After returning from Kings Heath Park, wanted to take the fastest route back to the starting point, and noticed this grass path cut amongst the long grass so took it.

Continuing along the grass path back towards the Gatehouse. The park looks lovely this time of year.

Highbury Hall

During the lockdown / pandemic, Highbury Hall has been closed. But Chamberlain's Gardens from Highbury Park was open, so we had a walk round to the back of the house. Saw some people sunbathing on the lawn!

The hall looks to be in good condition here, although the hall is being restored inside at the time. The hall was built in 1878-79 for Joseph Chamberlain.

Heading round to the left side of Highbury Hall. Got a nice shadow on this side.

The main entrance of Highbury Hall. The car park was empty and the gate locked.

Zoomed up to this stone with the 1879 date from when it was first built.

But I remembered that Highbury Hall had scaffolding and didn't see any until I zoomed towards the right side of the hall.

Some of my photos from the September 2018 Open Day are in this post: Inspirational day at Highbury Hall - well done Trustees and Volunteers of Chamberlain Highbury Trust!

Chamberlain's Gardens

Now for a look around Chamberlain's Gardens at Highbury Park & Hall. I was last around here during the September 2018 Open Day (see the Highbury Park gallery for those photos).

Head through these triangular sticks towards Highbury Hall.

Found a bog with algae on it, and a robin (before it flew away!).

The footbridge towards Highbury Hall.

After a look again at the back of Highbury Hall, taking a path back into the park. This tree had fallen over. Also got to be careful with the roots of trees sticking out of some paths.

The trees continue as there was a fence around the site of Chamberlain House.

Children were playing with their parents in these woods near Highbury Hall.

Trees lining the fence near Chamberlain House.

Got to this area with yarn bombing around trees and multicoloured bunting.

Some of these yarn bombing looked like spider webs or dartboards!

Heading back through the Vegetable Garden then back into Highbury Park.

If we can't get to stately homes in the Shire counties and their wonderful parks and gardens, then we can still get to the local parks that were formerly estates with a house (without going into the house of course).

 

More Birmingham park posts coming soon, so watch this space!

Expect posts from:

  • Old Yardley Park
  • The Vale Village
  • Summerfield Park
  • Daisy Farm Park
  • Cofton Park

 

 

Photos taken by Elliott Brown.

Follow me on Twitter here ellrbrown. Thanks to all my followers.

 

 

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80 passion points
Squares and public spaces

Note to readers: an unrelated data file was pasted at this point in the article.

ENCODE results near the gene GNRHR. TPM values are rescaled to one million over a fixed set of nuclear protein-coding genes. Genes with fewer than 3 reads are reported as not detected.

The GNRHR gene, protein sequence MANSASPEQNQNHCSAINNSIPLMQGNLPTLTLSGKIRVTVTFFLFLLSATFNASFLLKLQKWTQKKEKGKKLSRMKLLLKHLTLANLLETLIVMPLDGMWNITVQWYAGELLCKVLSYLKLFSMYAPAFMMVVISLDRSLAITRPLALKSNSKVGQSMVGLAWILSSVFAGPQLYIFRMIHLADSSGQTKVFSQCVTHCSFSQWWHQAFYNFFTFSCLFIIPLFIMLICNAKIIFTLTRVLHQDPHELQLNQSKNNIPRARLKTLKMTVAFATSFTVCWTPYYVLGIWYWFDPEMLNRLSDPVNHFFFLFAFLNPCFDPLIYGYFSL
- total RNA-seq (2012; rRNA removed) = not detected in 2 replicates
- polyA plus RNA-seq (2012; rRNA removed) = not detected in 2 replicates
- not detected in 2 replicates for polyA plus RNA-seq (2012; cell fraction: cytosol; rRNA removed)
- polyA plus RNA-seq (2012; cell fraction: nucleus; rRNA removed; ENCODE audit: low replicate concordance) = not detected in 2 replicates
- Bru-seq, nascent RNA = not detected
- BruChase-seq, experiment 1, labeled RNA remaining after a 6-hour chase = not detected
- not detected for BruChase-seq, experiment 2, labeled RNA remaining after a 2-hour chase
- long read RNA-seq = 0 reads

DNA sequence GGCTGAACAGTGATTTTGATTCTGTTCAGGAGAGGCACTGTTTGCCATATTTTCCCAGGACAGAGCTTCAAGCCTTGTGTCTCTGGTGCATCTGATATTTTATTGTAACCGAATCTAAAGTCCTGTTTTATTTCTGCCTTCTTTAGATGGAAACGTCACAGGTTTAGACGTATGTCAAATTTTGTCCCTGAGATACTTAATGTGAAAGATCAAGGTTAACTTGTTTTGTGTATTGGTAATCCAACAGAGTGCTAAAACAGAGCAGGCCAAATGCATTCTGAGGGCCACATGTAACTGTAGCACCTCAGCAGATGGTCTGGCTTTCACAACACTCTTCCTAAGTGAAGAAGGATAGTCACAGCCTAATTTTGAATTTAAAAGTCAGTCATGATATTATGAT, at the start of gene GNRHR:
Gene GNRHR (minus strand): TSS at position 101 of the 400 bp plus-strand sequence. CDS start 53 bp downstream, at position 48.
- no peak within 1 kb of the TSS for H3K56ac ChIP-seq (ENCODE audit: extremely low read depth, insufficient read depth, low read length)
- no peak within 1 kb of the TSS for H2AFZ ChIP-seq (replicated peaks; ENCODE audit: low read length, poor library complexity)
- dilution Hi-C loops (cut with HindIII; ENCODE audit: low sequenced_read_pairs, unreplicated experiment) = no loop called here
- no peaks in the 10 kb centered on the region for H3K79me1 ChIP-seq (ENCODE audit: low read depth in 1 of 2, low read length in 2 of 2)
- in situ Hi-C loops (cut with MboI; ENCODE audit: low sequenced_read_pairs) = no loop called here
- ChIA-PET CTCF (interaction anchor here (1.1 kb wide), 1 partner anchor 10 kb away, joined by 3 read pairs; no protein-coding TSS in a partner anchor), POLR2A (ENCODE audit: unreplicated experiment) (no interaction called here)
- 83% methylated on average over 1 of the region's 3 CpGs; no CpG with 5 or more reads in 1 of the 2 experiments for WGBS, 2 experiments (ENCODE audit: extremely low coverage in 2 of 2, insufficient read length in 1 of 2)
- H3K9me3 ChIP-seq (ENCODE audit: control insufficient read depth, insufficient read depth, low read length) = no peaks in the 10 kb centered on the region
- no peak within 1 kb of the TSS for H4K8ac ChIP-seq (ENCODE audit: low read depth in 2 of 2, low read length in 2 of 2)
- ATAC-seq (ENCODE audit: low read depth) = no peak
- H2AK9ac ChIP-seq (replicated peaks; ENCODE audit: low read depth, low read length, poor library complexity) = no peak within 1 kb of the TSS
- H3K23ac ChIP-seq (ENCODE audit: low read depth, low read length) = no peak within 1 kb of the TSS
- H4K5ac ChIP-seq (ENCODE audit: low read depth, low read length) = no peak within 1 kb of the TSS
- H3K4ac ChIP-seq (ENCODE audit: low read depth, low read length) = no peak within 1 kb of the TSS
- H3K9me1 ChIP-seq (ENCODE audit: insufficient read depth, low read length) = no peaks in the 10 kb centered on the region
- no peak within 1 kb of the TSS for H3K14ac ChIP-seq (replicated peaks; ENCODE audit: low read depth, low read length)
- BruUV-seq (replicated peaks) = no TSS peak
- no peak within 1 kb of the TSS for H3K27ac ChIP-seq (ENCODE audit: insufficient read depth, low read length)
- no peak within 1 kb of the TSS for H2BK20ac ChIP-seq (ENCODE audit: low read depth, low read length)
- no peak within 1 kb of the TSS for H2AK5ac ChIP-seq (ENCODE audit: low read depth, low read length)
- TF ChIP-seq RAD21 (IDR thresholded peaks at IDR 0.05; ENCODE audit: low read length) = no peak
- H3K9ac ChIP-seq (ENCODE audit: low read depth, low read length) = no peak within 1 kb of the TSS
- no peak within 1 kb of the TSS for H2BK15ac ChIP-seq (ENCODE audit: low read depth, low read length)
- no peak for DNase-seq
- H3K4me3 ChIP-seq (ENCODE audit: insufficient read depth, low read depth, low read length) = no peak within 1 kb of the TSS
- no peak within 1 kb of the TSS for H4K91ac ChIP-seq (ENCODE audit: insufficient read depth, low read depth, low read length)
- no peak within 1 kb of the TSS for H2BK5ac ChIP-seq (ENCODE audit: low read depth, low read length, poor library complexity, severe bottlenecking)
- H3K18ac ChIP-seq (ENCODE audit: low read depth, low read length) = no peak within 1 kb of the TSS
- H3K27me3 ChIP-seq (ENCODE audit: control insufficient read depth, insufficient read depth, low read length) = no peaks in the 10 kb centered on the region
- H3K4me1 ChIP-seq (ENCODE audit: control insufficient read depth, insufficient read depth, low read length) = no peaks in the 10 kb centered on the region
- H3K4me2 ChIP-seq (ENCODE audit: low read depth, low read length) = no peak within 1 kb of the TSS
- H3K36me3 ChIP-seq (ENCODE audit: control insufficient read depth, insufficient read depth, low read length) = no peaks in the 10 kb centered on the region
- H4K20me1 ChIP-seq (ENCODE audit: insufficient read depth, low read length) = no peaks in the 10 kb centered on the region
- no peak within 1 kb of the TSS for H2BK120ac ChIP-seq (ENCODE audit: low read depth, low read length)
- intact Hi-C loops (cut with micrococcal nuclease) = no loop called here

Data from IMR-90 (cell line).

02 Jun 2020 - Elliott Brown
Inspiration

The British Armed Forces over the years in Victoria Square

Over the years, I have seen the British Armed Forces (RAF, Royal Navy or British Army) in Victoria Square for a variety of reasons. For recruitment, for Armed Forces Day, or even for the 100th Anniversary of the forming of the RAF. Click the post below for a gallery of photos. Including various military vehicles that were in the square at the time.

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The British Armed Forces over the years in Victoria Square





Over the years, I have seen the British Armed Forces (RAF, Royal Navy or British Army) in Victoria Square for a variety of reasons. For recruitment, for Armed Forces Day, or even for the 100th Anniversary of the forming of the RAF. Click the post below for a gallery of photos. Including various military vehicles that were in the square at the time.


2011

ABF The Soldiers Charity

This was on the 9th April 2011. The Lord Mayor's Big Curry was also held in Victoria Square this day.

Army Band.

JCB

Rapier - a surface-to-air-missle for the British Army and Royal Air Force.

The Lord Mayor's Big Curry.

Armed Forces Day

This was held on the 25th June 2011 in Victoria Square.

Army ambulance.

BBC WM.

Royal Air Force simulator ride.

Iron:Man observes the RAF Reserves.

The Royal Navy.

2014

Join the Army

Army recruitment drive on the 18th January 2014 in Victoria Square.

Army excavator.

The Royal Monmouthshre Royal Engineers (Militia).

Land Rover Defender for the Army. Mobile base of operations.

Toyota Hilux with the army recruitment.

2018

RAF 100

Celebrating the 100th anniversary of the formation of the Royal Air Force in 1918 over the August Bank Holiday weekend from the 25th to the 27th August 2018. Although you could see the planes here before it opened on the 24th August 2018.

Typhoon Full Scale Replica.

Supermarine Spitfire Mk1A.

RAF Charity and the Red Arrows (sadly the weather was not good enough that weekend for a Red Arrows flypast).

Photos taken by Elliott Brown.

Follow me on Twitter here ellrbrown. Thanks for all the followers.

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40 passion points